I used to razz Mr. Boy about wearing shorts in the winter. Still do on occasion. But he’s got nothing on the two cute middle-school girls I saw climbing Hart hill the other morning in 38 degree weather. They had on very short shorts. I couldn’t enjoy the view I felt so sorry for them.
…at Mr. B’s high school this morning. This one stopped from climbing over a third-floor railing into an atrium. The last one succeeded a few weeks ago. A senior. Getting tense out there as college application deadlines approach.
Up this morning to check Gas Buddy and found a Shell near us had gas, So filled my car up and then took Mrs. C.’s, which Mr. Boy drives, for a fill up. Felt good to be back in the modern world—for as long as it lasts.
Headspace is Mr. Boy’s new 10-minute companion: Guided meditation from a smooth-talking English Tibetan monk whose $250 million company is looking to grow way beyond its already millions-of-users base.
The idea for Mr. B. is to find relief from stress, more patience and general peace of mind. I haven’t noticed an increase in patience but these are early days. And he’s using the “take 10” free version of the downloadable mindfulness app through earbuds on his iPhone.
If I do see an increase in patience, I’ll spring for the subscriber fee of $6.24 a month for a two-year deal. It’ll be well worth it for me, as well as for him.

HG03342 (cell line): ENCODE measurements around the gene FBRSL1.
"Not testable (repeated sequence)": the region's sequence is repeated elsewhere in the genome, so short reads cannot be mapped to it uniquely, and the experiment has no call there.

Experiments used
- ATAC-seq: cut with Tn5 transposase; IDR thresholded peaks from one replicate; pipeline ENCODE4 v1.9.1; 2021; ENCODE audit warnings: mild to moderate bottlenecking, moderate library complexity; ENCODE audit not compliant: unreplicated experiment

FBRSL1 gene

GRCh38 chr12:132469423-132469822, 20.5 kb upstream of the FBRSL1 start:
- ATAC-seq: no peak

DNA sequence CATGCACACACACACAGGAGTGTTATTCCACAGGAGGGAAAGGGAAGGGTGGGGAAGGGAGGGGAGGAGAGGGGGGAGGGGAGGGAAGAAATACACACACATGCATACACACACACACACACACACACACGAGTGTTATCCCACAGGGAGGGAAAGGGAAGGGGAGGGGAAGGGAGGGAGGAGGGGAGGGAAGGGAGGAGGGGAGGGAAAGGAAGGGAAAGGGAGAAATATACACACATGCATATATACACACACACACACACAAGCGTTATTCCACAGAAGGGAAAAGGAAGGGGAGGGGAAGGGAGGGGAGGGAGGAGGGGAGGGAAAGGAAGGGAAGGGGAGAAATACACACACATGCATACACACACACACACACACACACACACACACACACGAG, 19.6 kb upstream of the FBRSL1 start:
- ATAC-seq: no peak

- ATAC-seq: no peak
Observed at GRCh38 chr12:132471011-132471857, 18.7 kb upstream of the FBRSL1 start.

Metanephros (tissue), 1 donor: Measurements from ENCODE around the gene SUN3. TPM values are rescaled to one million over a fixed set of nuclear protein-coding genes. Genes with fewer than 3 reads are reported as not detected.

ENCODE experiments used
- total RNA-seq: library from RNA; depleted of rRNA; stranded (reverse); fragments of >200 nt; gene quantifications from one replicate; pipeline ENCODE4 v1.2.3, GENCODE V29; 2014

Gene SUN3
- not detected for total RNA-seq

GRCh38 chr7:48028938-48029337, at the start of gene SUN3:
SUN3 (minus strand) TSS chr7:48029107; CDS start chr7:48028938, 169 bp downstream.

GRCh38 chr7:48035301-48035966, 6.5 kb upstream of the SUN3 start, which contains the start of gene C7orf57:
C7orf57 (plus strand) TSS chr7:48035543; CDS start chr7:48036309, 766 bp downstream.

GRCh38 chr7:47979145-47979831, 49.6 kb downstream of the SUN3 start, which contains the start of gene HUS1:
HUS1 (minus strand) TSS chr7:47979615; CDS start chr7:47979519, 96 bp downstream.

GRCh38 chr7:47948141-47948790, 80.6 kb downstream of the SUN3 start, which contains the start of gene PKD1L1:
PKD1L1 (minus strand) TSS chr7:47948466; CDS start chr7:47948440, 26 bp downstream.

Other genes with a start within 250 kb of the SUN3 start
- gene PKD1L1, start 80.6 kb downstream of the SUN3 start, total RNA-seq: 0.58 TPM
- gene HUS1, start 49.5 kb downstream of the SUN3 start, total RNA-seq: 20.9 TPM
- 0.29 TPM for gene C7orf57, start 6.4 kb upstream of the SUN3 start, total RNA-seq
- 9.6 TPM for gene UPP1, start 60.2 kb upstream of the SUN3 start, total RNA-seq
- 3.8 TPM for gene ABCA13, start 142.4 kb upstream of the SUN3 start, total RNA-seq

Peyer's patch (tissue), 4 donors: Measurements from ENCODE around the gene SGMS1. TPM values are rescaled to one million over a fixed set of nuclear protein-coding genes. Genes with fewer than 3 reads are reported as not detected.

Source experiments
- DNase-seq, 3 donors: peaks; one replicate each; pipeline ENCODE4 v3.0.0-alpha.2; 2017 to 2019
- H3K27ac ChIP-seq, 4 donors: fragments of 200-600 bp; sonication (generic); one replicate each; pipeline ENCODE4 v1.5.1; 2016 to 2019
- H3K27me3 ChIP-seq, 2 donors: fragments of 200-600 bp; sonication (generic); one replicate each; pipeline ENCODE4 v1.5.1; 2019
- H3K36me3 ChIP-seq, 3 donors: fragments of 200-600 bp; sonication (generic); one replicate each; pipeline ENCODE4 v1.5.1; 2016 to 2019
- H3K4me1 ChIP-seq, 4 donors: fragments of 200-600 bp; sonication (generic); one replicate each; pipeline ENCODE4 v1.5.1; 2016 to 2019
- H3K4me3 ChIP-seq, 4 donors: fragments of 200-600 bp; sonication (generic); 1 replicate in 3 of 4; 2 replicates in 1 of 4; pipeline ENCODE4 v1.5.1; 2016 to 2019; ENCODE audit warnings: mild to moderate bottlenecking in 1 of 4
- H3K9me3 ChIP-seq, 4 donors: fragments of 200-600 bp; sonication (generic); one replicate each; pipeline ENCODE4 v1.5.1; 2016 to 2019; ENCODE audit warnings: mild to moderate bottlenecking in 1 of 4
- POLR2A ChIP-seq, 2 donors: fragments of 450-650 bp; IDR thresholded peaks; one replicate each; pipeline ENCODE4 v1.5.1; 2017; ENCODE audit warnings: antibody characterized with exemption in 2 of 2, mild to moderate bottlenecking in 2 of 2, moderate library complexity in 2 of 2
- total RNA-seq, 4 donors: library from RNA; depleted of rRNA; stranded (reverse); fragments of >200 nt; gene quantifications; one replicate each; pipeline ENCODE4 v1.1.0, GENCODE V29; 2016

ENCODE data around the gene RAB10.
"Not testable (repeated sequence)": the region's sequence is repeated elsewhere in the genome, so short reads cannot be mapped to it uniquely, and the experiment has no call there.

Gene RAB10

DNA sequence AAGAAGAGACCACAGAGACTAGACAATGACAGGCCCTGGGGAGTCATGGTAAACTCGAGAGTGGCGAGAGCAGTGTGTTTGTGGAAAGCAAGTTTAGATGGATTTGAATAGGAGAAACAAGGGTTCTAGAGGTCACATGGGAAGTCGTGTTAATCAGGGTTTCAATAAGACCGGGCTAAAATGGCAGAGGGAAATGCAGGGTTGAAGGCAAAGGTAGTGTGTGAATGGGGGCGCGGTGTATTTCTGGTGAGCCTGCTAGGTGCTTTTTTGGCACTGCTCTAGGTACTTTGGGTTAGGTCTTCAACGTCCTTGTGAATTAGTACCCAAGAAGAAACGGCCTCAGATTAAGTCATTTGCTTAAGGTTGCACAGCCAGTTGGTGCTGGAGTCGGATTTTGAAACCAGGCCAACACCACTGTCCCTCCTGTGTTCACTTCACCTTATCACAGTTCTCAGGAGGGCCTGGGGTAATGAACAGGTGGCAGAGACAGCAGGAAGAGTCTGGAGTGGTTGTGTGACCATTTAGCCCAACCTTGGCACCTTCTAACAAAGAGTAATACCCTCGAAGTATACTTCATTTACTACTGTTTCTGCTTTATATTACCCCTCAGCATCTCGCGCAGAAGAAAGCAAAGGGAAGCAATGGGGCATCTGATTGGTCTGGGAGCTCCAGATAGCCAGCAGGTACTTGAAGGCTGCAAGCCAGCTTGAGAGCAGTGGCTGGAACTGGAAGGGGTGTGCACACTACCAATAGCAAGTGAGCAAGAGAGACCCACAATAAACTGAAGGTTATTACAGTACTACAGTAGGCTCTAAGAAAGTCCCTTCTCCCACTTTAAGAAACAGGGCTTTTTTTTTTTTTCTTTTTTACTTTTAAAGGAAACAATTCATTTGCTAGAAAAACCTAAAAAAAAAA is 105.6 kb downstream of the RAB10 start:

He’s somewhere on the coast, with three friends and the parents of one of them, presumably beach combing, if not salt water splashing.
Rockport? Port Aransas? Corpus? Strange not to know, but that’s the way it is with teenagers. I was lucky to get the parents names and cell numbers. Didn’t think to ask about the destination until he was gone.
Just now he texts that they’re on Matagorda Bay, but he’s unsure of any towns around. Checking the map, and the most likely route, looks like he’s near Port Lavaca or Port O’Connor.
This is not really a surprise to me and I’m sure it won’t be to Mr. Boy either when he takes the SAT on March 11. He’s used to being inundated with PC and Progressive nonsense at school.
They started teaching him about American slavery in first grade. And not to be outdone by history, they piled on with fears of Global Warming. The latter had him really frightened until I assured him it was pure political bullshit.
In my grade school days (the 1950s) slavery was a taboo topic and PC was to ignore ubiquitous legal segregation in business and government. It would have been smarter then, and would be now as well, to let, as the song says, freedom ring
When Mr. B. and I lost our dental insurance and I discovered how expensive it would be to get another policy, I signed up for a dental discount service. Then I discovered it was mainly useful for the service with its $30 down and $15 a month.
Then I discovered that most people don’t have dental insurance. Possibly because dental discounts are easy to get if you pay up front instead of forcing them to ply an insurance company with paperwork and long delays. Just ask the dentist’s office manager. You might not get more than 10 percent off, but you never know. Especially if you write a check immediately.
So the so-called discount services are little more than a scam for the untutored. It got worse when I tried to cancel the subscription and discovered the “service” web site claiming not to recognize my sign-in and password. I had to go through my credit card company, instead, and ask them to deny the charges. They did.